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Communities only answer to PNG failures


CAIRNS - What is unfolding in Papua New Guinea is nothing short of a human tragedy on a significant scale.

Superficially the nation’s woes appear to be the result of corruption. But they are more complex than that.

This is not the first time we have witnessed failures of the state and the inevitable outcomes.

Examples include the emergency rollout of vaccines to stop the spread of whooping cough among a non-immunised population of children and babies, or rice dropped from Chinook helicopters to feed people whose traditional crops had failed.

These were localised failures. This time, however, the failure has been complete and total in its impact. A situation that could have been foreseen in the event of something as pernicious as Covid arising.

Village2I believe it is fair to say this is the inevitable outcome of more than four decades of disconnect between the PNG government at almost every level and the thousands of communities it is supposed to serve.

The reasons are complex, but in essence PNG is not a state where there is widespread recognition that any level of government is truly representative of its citizens.

The Westminster system of representation inherited at the birth of the nation has become a game played by powerful men seeking at least five good years of snouts buried deeply in the public trough.

With the exception of a few lone voices – and they do exist – the majority of parliamentary representatives are there to further personal, family and clan interests.

In the past we have seen more than 150 candidates stand for parliament in a single electorate. We have witnessed an elected MP with five percent of the popular vote proclaiming he has a mandate from the people. A mandate from his clan, maybe.

Village3Today vested interests ensure that only big monied candidates win, consigning potentially good representatives to being just another voice. Women have been almost totally excluded.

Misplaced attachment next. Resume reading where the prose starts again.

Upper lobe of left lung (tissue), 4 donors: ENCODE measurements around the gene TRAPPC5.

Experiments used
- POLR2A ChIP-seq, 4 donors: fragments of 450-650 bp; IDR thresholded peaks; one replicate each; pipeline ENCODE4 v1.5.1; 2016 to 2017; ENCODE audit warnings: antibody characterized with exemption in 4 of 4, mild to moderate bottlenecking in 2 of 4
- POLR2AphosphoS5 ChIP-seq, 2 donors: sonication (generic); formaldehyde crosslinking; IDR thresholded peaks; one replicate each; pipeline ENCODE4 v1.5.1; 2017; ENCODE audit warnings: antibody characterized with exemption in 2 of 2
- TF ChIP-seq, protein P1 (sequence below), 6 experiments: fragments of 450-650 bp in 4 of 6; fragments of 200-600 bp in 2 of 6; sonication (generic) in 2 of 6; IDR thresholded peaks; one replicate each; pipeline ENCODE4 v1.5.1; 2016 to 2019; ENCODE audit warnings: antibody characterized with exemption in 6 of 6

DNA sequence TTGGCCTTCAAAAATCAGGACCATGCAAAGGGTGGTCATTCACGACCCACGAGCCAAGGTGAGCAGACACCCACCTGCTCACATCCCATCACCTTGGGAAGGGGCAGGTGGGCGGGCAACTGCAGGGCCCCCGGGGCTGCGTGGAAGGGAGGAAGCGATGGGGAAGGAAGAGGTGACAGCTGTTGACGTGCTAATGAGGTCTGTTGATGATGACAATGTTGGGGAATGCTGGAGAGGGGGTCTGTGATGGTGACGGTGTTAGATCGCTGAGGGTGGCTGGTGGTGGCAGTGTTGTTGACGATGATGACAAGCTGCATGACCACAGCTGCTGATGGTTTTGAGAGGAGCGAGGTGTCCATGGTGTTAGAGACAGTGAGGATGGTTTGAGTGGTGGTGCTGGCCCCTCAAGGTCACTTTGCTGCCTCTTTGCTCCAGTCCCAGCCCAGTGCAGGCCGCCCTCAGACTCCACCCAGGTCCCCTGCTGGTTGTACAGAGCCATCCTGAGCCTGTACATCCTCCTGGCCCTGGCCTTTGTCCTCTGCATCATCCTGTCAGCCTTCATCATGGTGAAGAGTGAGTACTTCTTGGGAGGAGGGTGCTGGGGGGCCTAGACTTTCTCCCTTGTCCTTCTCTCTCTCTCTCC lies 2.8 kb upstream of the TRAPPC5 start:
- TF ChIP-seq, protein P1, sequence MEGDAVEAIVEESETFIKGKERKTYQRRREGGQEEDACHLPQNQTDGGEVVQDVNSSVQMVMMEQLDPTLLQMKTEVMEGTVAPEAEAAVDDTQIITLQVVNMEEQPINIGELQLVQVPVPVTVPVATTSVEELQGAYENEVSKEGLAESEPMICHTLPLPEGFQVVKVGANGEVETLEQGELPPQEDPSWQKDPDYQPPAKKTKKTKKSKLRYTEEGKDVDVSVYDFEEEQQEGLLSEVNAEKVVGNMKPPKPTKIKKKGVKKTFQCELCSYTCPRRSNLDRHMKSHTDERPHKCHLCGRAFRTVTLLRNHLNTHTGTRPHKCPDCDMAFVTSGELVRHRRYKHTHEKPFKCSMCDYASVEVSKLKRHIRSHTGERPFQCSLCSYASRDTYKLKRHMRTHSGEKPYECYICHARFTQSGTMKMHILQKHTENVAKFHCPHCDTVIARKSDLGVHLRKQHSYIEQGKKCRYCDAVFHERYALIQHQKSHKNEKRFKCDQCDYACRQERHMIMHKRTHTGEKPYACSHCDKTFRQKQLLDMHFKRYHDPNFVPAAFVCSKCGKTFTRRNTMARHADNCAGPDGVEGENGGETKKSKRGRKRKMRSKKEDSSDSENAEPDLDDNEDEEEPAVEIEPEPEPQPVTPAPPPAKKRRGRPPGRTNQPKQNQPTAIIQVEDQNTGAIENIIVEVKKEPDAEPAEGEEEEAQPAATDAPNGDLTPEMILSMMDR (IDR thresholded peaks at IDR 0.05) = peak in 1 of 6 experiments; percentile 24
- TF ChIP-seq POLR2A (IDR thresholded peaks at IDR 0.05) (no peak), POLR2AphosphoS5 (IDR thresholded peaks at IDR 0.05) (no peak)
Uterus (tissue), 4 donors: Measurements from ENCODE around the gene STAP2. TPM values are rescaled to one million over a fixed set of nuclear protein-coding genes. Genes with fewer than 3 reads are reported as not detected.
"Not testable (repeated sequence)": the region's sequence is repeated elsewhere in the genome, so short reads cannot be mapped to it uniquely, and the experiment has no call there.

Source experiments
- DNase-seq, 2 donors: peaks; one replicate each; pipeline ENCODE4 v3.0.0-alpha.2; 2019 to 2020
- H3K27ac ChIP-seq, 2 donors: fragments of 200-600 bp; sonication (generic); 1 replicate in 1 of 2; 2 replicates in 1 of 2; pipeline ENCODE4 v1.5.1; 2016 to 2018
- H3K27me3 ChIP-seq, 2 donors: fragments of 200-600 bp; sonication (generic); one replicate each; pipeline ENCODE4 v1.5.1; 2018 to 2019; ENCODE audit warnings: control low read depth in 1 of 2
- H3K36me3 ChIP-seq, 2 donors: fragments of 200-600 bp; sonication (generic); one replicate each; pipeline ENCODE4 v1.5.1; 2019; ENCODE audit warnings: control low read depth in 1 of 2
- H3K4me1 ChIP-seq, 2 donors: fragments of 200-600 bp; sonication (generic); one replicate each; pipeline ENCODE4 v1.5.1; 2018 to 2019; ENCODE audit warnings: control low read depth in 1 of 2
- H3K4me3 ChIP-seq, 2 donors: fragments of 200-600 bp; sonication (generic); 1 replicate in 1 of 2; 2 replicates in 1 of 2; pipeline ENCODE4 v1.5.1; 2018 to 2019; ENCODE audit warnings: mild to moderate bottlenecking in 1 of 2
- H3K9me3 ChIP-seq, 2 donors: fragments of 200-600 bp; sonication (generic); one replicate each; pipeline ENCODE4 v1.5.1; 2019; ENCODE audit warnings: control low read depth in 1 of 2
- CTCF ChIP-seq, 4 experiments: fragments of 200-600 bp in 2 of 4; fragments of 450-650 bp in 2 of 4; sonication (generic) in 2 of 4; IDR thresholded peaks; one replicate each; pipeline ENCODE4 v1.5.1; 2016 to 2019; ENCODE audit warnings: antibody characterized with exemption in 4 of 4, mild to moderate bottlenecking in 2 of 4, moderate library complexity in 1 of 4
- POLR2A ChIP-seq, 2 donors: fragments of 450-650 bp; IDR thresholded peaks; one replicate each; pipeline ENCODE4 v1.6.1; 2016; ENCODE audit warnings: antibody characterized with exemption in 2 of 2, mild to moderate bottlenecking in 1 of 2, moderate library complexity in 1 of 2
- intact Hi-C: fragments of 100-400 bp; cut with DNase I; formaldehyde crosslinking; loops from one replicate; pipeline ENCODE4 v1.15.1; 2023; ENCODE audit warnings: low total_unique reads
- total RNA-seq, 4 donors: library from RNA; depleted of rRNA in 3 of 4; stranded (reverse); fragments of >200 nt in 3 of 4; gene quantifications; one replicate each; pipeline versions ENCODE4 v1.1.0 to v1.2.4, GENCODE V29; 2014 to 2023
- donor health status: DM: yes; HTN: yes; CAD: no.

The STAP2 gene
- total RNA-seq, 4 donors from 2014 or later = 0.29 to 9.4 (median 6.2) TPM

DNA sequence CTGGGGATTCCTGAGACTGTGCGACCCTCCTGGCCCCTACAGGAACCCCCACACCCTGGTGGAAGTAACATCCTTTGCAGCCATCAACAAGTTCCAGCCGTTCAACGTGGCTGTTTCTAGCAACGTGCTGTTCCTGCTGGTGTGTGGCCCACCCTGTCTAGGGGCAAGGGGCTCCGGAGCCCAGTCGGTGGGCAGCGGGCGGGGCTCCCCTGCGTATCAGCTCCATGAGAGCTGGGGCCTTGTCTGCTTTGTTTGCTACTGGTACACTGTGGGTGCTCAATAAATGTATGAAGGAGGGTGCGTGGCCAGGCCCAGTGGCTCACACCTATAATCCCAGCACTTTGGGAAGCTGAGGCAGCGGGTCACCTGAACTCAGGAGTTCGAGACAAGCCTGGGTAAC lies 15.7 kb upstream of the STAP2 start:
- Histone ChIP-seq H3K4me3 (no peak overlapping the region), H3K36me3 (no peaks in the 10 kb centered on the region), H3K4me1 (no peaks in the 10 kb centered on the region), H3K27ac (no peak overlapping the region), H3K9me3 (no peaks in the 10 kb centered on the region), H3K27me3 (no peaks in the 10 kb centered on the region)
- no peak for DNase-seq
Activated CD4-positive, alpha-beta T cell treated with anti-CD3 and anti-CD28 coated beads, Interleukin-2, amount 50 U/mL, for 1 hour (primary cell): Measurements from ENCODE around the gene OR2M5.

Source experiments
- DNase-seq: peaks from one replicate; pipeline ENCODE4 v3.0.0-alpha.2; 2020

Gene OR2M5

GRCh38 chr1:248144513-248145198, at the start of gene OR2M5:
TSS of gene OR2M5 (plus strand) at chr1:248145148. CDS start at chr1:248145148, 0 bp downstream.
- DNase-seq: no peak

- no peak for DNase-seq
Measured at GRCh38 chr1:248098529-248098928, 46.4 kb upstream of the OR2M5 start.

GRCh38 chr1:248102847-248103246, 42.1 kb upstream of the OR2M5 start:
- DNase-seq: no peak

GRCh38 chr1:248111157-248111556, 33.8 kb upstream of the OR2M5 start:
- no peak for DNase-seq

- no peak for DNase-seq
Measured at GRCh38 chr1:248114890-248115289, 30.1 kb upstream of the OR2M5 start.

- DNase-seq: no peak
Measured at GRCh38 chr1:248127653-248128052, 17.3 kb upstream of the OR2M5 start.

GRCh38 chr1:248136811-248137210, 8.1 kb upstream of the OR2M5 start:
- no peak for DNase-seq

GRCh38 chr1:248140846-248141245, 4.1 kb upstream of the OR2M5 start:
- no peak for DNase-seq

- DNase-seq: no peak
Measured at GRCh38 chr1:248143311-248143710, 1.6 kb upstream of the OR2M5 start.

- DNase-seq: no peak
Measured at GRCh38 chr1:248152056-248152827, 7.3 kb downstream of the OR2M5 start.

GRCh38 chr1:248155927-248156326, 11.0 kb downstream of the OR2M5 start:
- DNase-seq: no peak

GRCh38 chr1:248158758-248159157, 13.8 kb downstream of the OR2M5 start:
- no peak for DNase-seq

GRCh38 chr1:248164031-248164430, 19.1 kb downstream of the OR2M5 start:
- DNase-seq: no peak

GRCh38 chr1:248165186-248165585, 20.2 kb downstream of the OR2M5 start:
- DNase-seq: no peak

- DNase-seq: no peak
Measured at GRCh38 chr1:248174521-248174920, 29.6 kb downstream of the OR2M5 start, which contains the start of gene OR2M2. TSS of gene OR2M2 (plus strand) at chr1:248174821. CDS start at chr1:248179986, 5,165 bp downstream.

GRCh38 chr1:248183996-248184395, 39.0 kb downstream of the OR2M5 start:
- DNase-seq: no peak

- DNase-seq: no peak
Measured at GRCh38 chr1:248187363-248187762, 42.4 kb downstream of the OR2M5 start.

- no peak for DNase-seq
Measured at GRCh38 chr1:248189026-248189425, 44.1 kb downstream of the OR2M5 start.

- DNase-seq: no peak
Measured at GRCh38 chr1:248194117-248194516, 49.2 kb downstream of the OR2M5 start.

This is a nation of nine million people – 80% live on traditional land, there are 850 distinct languages, identity is defined by language, culture and place, allegiance is almost exclusively to clan, recognised governance doesn’t extend much beyond the community boundary.

It is within this milieu that we have witnessed what historically appears to have been a single-minded focus by development partners upon capacity building PNG government agencies along the lines of Australian models without sufficient consideration of how these structures are to successfully integrate with communities. By successfully, I mean culturally.

While our well-intentioned efforts have been focussed on building the administrative machinery and technical capacity associated with a modern nation state, there has also been a profound failure to connect the dots between that activity and the cultural reality of community life.

Village4This is a way of life that has not fundamentally changed one iota since the way it was before independence.

Superficially, the trappings of modern life are visible, there are cell phones, motor vehicles and fast fashion.

However, traditional values and an individual’s responsibilities to bloodline still govern almost every aspect of life. 

This a reality that does not stop at the community boundary, but which follows successful students through school and university into their public service, business or political lives.